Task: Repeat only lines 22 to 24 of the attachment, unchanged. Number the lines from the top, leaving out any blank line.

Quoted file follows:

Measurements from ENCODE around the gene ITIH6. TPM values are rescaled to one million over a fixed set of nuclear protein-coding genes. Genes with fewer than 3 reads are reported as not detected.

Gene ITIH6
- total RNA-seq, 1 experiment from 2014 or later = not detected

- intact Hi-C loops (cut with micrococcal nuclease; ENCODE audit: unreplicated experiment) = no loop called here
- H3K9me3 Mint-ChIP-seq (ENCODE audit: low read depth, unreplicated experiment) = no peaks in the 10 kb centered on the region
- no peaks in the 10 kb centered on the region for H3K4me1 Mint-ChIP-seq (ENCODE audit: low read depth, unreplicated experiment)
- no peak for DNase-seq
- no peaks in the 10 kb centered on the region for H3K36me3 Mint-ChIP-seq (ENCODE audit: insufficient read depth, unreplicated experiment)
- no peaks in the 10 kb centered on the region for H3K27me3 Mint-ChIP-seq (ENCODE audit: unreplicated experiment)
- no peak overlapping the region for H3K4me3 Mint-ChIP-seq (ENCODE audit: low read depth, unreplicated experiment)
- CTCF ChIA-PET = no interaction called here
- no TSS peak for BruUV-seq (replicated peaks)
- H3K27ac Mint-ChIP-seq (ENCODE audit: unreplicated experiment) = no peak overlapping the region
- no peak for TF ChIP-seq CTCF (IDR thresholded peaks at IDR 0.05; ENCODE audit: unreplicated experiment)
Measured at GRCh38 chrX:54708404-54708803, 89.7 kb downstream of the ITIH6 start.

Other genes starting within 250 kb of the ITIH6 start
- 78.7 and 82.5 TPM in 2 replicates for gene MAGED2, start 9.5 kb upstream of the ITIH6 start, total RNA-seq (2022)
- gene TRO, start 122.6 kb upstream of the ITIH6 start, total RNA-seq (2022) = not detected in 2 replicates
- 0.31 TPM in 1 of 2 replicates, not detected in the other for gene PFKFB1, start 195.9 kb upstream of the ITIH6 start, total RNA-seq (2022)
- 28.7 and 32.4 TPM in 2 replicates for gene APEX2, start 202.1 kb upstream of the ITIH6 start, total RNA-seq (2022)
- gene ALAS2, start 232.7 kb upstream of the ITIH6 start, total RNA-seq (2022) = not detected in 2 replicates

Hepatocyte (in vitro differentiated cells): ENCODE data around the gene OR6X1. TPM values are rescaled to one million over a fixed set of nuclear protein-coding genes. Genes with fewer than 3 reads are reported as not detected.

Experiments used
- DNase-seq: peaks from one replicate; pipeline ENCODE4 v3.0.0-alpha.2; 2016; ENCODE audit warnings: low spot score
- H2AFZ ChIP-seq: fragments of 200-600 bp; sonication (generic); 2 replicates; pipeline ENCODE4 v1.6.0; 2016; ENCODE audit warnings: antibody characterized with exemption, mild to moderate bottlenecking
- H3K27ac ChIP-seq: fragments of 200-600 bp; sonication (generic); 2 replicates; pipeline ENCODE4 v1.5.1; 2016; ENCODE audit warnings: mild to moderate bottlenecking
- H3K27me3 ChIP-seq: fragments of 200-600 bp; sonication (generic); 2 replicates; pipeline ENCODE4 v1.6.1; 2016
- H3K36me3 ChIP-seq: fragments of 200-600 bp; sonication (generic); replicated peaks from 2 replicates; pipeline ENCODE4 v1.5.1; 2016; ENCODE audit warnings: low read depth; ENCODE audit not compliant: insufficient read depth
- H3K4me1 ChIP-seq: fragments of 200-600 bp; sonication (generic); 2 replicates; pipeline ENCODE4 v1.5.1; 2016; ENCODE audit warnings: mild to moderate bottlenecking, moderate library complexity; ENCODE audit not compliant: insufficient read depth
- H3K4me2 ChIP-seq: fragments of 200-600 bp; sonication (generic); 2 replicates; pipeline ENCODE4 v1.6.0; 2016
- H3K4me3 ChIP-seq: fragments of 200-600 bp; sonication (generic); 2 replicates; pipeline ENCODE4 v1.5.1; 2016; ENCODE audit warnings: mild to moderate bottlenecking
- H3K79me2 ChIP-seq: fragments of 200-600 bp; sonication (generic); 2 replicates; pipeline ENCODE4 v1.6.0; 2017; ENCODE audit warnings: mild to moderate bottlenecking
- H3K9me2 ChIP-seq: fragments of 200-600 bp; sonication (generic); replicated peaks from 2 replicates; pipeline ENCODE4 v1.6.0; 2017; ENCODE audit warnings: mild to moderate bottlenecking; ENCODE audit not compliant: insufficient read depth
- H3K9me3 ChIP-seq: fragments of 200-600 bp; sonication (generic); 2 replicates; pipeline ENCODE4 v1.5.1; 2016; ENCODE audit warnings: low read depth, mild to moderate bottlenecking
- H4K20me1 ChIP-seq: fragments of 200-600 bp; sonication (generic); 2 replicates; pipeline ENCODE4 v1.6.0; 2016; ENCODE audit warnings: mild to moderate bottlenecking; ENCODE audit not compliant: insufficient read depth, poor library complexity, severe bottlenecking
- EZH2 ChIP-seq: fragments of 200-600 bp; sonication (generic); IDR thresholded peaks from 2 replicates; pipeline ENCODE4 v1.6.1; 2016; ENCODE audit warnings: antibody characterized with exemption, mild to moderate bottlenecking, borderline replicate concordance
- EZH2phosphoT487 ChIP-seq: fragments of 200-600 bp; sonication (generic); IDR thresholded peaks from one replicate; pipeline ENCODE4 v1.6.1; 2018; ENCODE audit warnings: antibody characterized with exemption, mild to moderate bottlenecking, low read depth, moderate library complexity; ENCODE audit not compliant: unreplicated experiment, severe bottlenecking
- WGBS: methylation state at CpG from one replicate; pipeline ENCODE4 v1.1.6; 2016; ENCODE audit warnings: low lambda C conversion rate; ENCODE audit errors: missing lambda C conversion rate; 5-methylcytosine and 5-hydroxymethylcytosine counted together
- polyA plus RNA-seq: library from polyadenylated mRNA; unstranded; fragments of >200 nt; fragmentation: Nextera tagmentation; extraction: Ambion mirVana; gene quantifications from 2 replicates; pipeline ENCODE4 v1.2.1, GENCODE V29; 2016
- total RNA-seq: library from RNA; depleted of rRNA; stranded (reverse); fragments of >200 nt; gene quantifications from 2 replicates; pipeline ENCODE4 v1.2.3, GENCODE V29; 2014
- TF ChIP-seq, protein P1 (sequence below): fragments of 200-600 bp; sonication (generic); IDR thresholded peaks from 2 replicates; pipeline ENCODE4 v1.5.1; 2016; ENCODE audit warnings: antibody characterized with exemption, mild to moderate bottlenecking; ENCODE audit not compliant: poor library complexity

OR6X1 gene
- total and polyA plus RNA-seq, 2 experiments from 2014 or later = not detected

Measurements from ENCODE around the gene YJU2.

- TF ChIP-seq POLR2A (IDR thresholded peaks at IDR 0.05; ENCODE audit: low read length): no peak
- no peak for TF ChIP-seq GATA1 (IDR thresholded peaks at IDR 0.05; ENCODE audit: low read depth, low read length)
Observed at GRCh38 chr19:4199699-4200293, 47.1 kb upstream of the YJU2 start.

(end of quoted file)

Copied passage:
Hepatocyte (in vitro differentiated cells): ENCODE data around the gene OR6X1. TPM values are rescaled to one million over a fixed set of nuclear protein-coding genes. Genes with fewer than 3 reads are reported as not detected.

Experiments used
- DNase-seq: peaks from one replicate; pipeline ENCODE4 v3.0.0-alpha.2; 2016; ENCODE audit warnings: low spot score